I vividly remember the pride I felt when I graduated from reading picture books to chapter books. Sure, chapter books had a few illustrations here and there but they were inky, black scratches, nothing like the full-page, color illustrations in picture books. The absence of these gorgeous illustrations seemed to signify that I was on the cusp of adulthood. Soon, I’d be reading hard-hitting investigative literature like Harriet the Spy.
One I graduated from picture books, I never looked back….until library school. There, I took a Picture Books for Older Readers (PBOR) class. These weren’t just books that could be appreciated by a third-grade class as well as a kindergarten class, these were books that could have a profound effect on adults as well as children. Ever since that class, I’ve changed my perception of picture books and found some real gems along the way.
The Enemy by David Cali
I’m not usually a weepy gal, but I challenge you to read David Cali’s The Enemy without welling up. The Enemy accomplishes what the best PBORs do: it uses the simplicity of the picture book format to offer understanding about seemingly complex issues. The book depicts two soldiers, each hiding in their respective foxholes. Each soldier has a manual describing why the other soldier is The Enemy. The manual says that The Enemy hates the soldier; it says that if the soldier does not kill The Enemy, The Enemy will kill the soldier. Every day, the soldier shoots at The Enemy and The Enemy shoots at the soldier. Then, they go back to the foxholes to hide. I’ll leave the description there but if you want to see how the story turns out, watch this Youtube video. Share this book widely; it’s a lesson we could all use.
The Rainbow Goblins by Ul De Rico
If you read The Rainbow Goblins as a child (or at any time in your life), you remember it. It’s possible that, over time, the plot will have faded from your memory, but you’ll likely remember the illustrations. Each of the 18 illustrations is so exquisitely vivid you might expect them to be a series of paintings (which, in a way they are). The Rainbow Goblins steal rainbows by lassoing them and filling their bellies with the bright colors. This sneaky Goblin crew have wreaked havoc everywhere except for one hidden valley. Rainbow Valley is known to have the most beautiful (and delicious) rainbows, so the Rainbow Goblins begin their plot to invade. What follows is a deeply important lesson about preserving our natural resources. When I was writing this, I had my copy of The Rainbow Goblins on the table. My boyfriend was walking by and stopped short when he saw it. “Ohh, The Rainbow Goblins”, he sighed, touching the cover gently. “This book…” he trailed off. “I know,” I said. And I do. It’s a book you won’t soon forget.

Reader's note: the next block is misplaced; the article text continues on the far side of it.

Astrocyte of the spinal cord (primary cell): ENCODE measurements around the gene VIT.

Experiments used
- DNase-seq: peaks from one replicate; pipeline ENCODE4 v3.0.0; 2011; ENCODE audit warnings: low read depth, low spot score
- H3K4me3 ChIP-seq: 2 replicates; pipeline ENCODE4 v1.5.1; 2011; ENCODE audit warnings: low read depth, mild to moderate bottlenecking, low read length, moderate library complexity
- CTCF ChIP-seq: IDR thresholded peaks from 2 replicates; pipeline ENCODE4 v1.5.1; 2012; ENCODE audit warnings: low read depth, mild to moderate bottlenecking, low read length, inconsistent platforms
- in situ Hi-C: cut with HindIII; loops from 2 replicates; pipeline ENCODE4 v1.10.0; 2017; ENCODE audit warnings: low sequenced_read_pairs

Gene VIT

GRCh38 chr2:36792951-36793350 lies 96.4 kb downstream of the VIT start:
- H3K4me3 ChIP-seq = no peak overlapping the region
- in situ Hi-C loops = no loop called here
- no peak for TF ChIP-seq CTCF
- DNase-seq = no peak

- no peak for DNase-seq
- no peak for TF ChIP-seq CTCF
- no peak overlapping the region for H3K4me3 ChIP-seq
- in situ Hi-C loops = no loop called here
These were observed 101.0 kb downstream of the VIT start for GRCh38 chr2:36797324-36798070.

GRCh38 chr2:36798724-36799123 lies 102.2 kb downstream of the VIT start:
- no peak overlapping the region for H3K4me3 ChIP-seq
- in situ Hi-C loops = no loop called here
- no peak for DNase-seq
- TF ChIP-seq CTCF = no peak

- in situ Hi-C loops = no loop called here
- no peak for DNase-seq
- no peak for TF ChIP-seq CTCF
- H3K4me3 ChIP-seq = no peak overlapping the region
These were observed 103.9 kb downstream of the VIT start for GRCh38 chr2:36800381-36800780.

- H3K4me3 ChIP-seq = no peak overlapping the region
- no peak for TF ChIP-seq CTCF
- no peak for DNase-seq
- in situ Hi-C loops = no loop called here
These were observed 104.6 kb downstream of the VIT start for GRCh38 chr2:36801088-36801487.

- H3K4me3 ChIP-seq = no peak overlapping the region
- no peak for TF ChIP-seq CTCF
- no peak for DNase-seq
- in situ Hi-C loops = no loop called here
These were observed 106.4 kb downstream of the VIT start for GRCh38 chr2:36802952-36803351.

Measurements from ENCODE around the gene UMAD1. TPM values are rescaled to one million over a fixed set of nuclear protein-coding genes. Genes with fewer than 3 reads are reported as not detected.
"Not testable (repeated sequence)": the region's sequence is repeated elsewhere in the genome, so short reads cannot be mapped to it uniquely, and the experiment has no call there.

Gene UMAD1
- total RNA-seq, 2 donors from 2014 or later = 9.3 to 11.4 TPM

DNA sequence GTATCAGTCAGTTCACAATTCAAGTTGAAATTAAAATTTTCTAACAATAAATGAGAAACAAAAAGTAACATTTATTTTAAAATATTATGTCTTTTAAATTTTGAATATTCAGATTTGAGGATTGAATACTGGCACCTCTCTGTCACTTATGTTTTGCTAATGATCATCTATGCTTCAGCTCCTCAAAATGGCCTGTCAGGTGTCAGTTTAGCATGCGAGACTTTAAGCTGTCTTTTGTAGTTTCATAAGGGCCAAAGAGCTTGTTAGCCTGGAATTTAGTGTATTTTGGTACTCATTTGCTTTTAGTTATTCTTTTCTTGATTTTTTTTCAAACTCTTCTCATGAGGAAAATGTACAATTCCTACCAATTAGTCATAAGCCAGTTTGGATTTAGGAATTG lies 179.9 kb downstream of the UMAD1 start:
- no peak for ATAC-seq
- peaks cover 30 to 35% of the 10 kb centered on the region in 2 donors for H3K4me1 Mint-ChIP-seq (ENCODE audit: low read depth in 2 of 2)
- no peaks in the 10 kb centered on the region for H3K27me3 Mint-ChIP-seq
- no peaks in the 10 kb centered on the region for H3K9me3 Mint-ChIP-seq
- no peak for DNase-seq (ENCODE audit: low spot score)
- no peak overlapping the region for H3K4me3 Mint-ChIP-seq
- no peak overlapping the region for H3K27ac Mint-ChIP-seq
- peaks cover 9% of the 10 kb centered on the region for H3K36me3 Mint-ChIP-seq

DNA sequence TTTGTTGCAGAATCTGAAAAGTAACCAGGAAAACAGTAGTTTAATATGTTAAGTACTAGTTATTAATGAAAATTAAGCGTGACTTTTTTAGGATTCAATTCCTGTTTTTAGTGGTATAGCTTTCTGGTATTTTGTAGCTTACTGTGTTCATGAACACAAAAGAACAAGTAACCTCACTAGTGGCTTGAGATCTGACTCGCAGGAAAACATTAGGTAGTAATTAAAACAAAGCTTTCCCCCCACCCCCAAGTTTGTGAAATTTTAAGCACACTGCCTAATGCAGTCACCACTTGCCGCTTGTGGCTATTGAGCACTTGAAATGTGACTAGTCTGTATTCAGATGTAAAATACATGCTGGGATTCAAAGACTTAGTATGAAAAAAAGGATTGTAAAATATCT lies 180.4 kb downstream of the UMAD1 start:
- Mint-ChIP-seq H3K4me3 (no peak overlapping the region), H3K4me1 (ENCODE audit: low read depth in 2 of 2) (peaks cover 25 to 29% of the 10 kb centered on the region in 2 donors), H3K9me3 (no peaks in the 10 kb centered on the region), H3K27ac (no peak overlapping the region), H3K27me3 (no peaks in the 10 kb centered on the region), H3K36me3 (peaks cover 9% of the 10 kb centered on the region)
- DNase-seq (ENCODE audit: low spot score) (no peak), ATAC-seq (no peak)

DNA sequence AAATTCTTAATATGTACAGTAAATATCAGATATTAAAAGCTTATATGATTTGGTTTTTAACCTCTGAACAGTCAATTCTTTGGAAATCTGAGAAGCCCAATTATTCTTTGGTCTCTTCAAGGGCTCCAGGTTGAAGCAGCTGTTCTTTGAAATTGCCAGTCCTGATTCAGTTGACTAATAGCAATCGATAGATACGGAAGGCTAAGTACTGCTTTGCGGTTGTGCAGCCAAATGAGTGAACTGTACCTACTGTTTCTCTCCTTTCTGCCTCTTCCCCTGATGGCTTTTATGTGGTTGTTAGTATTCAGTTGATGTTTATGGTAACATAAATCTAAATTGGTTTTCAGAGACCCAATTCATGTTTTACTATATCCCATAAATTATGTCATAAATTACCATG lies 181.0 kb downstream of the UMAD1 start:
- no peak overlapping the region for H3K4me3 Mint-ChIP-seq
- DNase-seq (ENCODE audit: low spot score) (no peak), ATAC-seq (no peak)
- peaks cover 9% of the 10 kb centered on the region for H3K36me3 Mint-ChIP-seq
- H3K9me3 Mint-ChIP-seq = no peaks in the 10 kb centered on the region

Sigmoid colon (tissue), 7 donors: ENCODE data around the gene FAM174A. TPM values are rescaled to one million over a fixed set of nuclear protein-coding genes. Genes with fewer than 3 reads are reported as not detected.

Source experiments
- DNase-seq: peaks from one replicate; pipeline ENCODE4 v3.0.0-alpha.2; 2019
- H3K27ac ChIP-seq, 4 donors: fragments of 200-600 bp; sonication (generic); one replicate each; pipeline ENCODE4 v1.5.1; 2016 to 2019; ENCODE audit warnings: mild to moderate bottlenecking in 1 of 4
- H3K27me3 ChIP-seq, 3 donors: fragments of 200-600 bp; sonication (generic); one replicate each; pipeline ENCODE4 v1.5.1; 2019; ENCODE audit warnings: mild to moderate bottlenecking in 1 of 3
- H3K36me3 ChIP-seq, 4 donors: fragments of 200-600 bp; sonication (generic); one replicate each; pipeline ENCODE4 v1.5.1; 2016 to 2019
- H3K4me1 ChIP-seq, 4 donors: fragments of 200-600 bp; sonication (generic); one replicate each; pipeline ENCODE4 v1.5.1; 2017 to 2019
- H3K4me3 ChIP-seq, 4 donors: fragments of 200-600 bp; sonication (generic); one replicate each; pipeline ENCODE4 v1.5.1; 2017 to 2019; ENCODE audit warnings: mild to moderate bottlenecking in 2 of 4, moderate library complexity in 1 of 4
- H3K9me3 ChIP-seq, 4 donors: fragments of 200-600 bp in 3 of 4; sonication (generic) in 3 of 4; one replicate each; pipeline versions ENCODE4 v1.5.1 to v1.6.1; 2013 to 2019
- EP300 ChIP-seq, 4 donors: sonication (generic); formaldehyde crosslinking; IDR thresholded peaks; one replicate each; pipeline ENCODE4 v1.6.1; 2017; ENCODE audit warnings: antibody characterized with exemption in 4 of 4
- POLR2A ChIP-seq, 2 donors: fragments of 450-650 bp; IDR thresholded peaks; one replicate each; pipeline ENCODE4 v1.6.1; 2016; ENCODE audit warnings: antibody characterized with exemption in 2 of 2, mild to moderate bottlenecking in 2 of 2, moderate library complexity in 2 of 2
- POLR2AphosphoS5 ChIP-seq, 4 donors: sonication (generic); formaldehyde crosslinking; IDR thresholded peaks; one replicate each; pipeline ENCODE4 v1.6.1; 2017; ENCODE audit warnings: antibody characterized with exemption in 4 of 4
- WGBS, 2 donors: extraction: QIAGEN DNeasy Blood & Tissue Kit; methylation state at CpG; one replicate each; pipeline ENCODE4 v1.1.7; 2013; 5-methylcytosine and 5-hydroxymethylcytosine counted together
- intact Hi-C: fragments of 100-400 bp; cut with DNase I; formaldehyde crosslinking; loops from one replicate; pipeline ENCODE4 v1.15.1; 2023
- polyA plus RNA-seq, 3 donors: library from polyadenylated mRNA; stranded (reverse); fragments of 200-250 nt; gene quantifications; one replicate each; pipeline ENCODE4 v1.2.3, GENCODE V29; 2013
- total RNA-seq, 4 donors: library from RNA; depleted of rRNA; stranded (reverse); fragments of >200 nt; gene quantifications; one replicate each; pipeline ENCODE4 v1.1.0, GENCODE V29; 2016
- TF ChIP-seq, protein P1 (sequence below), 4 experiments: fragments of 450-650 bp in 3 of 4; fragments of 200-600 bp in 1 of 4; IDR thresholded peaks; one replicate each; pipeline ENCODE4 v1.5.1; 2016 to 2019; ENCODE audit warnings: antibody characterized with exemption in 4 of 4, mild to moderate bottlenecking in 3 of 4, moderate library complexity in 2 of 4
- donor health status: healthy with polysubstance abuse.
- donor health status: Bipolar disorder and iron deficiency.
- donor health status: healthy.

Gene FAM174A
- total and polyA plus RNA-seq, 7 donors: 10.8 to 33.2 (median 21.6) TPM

Growing Up and Other Vices by Sara Midda
This charming picture book is sadly out of print so when I came across a copy in a used bookstore, I was delighted. Author if In and Out of the Garden, Midda gently satirizes the feelings of children as they navigate the world and, face the challenges of dealing with imperfect adults. Illustrations include “On Departure From The Womb No One Told Us About” (communal bathing, loss of constant food supply, irritation of baby talk and, of course, little undisturbed thinking time), “Behavior Towards Various Creatures,” and “Things You Are Supposed To Grow Out Of.” This book is sure to make the little ones giggle and the adults remember that it’s not always so easy being a little kid in a grown-up’s world.
The Arrival by Shaun Tan
The first time I watched a movie with subtitles, I was sure I was going to be distracted by them for the duration of the film. As the film played, I began to get more and more comfortable with the subtitles, eventually barely noticing them at all. Tan’s The Arrival is similar–it’s really a picture book, there are no words at all–but once you’re a few pages in, you sort of forget that. Unlike foreign films, however, the distance from native language is deliberate–it’s part of the story. Under threat by some nebulous dark creatures/shapes, a man journeys to a new country. The land in which he finds himself is both unfamiliar and confusing. The reader journeys with the man as he tries to make his way in this strange land. His feelings of displacement and ultimately hope are illustrated through beautiful sepia-toned drawings. While younger readers might not completely grasp the nods to political oppression and challenges facing immigrants, the need to be among loved ones and desire to belong will be clear to readers of any age.